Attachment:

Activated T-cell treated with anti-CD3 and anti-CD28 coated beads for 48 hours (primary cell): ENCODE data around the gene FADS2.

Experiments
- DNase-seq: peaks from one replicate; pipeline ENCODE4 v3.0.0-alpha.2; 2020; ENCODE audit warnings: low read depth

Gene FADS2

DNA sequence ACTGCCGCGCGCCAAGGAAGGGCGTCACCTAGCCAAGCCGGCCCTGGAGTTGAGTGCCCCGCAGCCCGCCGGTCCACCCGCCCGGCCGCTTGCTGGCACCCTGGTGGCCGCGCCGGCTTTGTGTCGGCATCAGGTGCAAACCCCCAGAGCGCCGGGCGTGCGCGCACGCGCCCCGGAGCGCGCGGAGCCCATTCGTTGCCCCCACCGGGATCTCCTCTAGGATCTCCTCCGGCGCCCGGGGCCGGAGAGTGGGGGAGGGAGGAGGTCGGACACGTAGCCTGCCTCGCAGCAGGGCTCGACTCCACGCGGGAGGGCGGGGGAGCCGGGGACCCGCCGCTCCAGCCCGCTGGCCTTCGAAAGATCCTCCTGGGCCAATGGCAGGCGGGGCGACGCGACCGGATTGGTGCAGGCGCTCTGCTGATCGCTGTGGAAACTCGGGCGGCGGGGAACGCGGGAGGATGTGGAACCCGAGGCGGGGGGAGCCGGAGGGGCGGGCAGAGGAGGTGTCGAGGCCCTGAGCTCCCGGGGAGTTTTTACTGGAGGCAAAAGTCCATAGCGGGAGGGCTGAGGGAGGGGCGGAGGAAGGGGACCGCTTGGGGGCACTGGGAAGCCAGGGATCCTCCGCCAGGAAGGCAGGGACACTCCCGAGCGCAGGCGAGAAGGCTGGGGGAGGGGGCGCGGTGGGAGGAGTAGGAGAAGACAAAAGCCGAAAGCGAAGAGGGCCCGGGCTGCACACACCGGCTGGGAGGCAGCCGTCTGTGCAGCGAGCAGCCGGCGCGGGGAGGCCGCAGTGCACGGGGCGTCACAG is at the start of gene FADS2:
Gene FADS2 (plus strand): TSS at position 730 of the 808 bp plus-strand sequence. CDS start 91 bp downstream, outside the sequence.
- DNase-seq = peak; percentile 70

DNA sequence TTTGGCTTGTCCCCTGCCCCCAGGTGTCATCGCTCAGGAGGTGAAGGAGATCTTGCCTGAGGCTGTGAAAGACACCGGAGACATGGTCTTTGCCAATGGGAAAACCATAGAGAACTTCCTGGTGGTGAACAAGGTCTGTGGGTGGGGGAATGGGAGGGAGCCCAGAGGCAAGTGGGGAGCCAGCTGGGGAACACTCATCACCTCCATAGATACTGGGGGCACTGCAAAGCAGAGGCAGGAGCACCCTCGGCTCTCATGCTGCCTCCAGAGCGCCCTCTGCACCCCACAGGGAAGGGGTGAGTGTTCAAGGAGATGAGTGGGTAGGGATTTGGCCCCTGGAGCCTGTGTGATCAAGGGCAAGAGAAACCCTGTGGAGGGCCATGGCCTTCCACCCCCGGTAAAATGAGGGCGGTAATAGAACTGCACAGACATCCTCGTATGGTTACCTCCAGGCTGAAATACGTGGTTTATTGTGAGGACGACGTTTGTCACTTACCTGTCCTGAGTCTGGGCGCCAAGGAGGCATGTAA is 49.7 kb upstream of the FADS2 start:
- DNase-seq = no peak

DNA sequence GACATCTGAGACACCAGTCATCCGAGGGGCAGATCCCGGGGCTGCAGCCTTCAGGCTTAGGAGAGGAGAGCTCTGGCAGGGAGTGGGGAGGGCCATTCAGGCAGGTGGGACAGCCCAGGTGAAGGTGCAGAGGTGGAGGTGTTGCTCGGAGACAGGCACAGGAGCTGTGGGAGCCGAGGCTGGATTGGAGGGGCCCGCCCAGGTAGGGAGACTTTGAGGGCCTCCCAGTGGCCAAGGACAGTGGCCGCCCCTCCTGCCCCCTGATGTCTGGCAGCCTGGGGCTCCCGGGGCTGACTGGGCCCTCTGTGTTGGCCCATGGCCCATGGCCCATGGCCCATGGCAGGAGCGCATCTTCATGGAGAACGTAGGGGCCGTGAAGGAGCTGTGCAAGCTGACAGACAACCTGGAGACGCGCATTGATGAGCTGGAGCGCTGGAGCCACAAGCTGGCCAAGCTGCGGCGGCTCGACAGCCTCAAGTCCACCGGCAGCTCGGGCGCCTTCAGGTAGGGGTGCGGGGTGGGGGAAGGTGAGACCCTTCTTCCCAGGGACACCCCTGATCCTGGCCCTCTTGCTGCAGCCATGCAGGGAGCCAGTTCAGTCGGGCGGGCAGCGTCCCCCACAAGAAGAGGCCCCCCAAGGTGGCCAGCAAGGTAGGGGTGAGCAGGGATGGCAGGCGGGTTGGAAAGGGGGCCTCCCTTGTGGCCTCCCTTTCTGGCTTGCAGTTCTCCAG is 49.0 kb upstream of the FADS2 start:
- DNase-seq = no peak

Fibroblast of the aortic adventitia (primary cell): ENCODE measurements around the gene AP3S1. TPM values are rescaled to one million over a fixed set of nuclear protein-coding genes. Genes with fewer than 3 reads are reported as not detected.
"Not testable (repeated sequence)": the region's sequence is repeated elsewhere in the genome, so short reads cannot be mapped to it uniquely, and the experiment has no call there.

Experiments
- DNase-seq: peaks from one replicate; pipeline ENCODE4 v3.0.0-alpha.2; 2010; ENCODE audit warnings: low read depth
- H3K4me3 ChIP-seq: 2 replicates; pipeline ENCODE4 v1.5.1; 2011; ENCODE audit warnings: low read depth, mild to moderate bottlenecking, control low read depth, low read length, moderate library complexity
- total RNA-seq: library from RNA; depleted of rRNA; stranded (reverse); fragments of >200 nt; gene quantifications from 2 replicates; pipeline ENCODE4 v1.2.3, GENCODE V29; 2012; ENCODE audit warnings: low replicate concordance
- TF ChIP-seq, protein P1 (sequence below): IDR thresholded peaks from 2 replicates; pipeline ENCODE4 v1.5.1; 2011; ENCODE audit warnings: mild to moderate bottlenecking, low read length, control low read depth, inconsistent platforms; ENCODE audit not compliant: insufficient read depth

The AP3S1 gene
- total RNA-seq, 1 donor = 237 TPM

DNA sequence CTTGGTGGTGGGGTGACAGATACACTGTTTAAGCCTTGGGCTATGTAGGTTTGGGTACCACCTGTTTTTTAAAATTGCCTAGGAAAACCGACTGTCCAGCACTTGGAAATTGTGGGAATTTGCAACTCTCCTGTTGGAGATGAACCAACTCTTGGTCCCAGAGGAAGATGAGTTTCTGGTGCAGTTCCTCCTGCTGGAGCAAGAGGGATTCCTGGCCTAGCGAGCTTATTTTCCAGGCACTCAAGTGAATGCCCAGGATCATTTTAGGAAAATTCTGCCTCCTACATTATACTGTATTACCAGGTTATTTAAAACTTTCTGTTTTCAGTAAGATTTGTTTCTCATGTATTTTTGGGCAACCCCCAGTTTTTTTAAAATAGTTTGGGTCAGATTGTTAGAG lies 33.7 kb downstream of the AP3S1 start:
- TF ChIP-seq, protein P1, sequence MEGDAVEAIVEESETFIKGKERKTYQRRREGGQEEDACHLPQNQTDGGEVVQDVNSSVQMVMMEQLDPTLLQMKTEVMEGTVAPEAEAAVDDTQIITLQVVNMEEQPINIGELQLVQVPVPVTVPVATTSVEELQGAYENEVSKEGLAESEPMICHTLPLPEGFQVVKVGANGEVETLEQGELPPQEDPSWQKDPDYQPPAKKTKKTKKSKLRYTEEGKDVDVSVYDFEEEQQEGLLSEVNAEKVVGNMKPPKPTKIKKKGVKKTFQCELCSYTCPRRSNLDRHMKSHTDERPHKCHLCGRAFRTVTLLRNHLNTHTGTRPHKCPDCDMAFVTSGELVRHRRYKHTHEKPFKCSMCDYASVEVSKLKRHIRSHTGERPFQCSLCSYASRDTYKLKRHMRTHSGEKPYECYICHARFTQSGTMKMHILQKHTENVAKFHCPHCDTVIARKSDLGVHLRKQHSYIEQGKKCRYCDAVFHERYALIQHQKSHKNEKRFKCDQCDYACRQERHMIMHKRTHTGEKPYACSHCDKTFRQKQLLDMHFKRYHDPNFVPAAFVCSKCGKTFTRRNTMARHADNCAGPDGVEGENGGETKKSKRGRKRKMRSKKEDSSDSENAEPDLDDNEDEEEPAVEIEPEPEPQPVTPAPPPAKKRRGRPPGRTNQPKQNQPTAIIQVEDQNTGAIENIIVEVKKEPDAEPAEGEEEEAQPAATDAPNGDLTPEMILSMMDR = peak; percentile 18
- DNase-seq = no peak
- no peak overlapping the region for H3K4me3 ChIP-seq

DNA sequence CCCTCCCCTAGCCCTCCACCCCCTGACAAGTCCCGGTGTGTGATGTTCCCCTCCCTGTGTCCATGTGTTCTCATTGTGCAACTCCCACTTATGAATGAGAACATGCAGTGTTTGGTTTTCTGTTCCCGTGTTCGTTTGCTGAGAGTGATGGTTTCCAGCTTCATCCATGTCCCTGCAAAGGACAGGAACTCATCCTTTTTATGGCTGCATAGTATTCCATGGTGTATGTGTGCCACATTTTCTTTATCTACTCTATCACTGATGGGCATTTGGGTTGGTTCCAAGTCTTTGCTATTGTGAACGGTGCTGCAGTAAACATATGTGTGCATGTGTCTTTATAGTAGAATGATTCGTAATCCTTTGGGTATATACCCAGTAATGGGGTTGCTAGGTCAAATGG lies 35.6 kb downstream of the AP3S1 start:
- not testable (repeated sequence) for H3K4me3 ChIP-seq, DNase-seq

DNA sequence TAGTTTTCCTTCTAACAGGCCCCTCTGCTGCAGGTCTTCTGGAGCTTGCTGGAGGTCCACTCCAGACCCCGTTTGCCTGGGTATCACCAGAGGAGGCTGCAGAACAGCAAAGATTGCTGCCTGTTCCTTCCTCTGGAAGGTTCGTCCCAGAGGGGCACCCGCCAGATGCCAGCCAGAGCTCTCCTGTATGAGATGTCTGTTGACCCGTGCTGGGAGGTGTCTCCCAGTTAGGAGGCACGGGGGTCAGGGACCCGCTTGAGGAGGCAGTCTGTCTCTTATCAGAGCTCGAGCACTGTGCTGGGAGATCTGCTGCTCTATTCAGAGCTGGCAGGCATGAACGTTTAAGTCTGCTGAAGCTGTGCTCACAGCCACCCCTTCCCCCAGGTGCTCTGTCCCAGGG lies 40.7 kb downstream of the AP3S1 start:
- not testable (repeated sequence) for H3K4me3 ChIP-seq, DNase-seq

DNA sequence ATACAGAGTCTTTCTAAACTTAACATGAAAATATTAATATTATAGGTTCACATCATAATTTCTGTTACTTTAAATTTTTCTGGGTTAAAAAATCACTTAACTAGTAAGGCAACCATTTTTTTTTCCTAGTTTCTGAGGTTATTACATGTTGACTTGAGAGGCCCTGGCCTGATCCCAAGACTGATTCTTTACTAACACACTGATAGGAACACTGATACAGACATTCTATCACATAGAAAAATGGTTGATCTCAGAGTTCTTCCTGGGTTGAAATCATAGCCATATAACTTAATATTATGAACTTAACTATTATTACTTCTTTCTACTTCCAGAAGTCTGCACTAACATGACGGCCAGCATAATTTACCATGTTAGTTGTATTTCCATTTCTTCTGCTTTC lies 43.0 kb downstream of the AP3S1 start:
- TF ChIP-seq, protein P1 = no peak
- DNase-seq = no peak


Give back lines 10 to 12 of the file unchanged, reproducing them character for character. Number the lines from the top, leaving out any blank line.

DNA sequence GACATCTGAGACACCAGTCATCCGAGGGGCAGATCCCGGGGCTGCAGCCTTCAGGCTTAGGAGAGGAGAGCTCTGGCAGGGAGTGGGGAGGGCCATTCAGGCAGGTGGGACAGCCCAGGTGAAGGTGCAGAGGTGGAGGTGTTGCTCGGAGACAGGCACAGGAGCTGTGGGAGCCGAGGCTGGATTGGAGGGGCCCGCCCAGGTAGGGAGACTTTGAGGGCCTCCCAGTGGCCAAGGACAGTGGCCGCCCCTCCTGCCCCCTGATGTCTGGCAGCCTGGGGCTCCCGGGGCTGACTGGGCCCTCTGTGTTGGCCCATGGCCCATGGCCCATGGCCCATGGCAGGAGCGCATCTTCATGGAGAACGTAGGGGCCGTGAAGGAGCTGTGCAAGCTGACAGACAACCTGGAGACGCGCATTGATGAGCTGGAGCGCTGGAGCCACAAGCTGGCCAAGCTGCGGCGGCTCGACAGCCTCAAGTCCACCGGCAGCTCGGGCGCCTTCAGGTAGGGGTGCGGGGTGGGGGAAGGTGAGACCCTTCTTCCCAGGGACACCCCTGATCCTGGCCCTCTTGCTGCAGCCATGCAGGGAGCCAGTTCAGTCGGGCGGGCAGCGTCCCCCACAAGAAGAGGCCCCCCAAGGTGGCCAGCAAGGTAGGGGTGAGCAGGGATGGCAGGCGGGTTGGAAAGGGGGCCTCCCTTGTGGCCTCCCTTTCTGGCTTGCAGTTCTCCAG is 49.0 kb upstream of the FADS2 start:
- DNase-seq = no peak

Fibroblast of the aortic adventitia (primary cell): ENCODE measurements around the gene AP3S1. TPM values are rescaled to one million over a fixed set of nuclear protein-coding genes. Genes with fewer than 3 reads are reported as not detected.